At the height of the recession, doctoral candidate Matthew Desmond moved into a mainly white trailer park on the edge of Milwaukee. The following year, he moved into a rooming house on the north side of town in a primarily African American neighborhood.
Like a fly on the wall, Desmond documented a rising tide of evictions, showing how losing one’s home impacts families, landlords and neighborhoods.
The book that emerged, “Evicted: Poverty and Profit in the American City,” won the 2017 Pulitzer Prize for nonfiction.
In an interview with the Southern California News Group, Desmond described the toll evictions take on the communities in which they occur.
Here are some excerpts:
Q Evictions are going down steadily in Southern California. Is that occurring elsewhere in the nation?
A We don’t know if it’s happening everywhere. We are in the midst of an enormous data gathering effort to collect eviction (data) across the country. We’re doing that through court systems and looking at formal eviction rates, and we see a lot of different things.
We see stability in some cities, we see increases in evictions in some cities and we see decreases in some cities.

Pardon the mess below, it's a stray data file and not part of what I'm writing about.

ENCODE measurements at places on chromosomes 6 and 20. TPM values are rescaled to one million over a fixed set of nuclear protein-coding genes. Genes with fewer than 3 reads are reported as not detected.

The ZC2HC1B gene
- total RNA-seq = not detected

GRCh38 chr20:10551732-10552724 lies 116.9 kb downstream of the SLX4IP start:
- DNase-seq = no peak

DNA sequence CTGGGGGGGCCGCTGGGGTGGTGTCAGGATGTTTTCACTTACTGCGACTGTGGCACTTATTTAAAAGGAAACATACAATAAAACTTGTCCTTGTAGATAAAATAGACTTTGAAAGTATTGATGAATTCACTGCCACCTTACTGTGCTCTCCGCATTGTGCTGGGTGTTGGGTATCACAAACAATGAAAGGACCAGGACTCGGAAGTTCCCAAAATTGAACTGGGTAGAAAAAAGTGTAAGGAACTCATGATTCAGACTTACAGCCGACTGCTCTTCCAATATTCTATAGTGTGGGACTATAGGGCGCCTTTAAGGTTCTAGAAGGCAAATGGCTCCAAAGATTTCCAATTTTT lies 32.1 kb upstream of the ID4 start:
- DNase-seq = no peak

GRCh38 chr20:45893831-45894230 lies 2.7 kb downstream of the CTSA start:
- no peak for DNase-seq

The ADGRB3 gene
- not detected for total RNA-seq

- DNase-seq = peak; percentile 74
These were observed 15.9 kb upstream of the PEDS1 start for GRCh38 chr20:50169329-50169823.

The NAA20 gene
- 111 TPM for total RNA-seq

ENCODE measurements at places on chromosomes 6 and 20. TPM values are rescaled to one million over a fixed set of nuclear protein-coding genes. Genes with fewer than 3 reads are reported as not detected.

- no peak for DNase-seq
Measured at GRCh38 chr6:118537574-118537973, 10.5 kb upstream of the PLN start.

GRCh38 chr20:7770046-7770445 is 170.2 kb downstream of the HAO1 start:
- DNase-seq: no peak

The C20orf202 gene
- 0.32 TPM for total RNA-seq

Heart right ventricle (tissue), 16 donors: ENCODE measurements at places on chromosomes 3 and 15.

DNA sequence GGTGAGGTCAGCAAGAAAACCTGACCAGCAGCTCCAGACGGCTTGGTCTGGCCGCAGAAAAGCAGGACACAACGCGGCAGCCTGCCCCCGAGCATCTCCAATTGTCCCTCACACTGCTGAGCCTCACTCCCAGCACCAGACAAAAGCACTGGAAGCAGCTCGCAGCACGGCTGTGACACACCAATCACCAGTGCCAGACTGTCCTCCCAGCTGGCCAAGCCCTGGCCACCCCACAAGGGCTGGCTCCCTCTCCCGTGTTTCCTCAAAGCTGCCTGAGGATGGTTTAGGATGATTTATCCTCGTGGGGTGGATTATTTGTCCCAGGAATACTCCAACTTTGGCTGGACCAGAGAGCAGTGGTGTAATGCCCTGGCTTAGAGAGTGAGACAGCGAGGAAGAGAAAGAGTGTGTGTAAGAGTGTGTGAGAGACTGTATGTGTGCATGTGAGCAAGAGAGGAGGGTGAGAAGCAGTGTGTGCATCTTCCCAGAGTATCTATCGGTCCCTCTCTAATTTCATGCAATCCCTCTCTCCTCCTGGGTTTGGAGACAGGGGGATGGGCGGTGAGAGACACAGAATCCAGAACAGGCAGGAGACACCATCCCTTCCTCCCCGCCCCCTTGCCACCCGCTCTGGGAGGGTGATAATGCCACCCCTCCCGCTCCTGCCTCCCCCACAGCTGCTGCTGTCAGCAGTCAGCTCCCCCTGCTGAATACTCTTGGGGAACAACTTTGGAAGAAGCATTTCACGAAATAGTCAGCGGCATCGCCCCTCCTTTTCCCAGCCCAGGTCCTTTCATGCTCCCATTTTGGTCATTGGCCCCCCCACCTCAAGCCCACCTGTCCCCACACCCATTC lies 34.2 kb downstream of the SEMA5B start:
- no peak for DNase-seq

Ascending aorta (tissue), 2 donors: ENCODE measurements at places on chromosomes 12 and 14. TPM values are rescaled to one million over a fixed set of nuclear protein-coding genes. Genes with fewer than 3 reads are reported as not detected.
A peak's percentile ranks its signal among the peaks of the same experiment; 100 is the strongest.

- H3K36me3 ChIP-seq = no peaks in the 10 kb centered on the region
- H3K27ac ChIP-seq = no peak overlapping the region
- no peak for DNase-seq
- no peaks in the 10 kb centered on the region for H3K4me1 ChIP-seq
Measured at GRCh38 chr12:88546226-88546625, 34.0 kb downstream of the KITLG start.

So the question is why, and the answer is, I don’t know yet.
Q What is the cost of evictions? How do they impact communities, landlords, tenants?
A Let’s start with tenants.
Evictions can cause loss. Families not only lose their homes, but often they lose their possessions, which are piled up on the street or taken by movers, and a lot of families can’t afford to get it back, to get their things back.
Kids lose their schools. You lose your community. So it’s very destabilizing.
Since evictions go through court, it has a record that comes with it, and many landlords that I spend time with use that as a big screening mechanism. And that’s really the reason, we think, families are pushed into worse housing and worse neighborhoods after their evictions.
Families who get evicted tend to live in…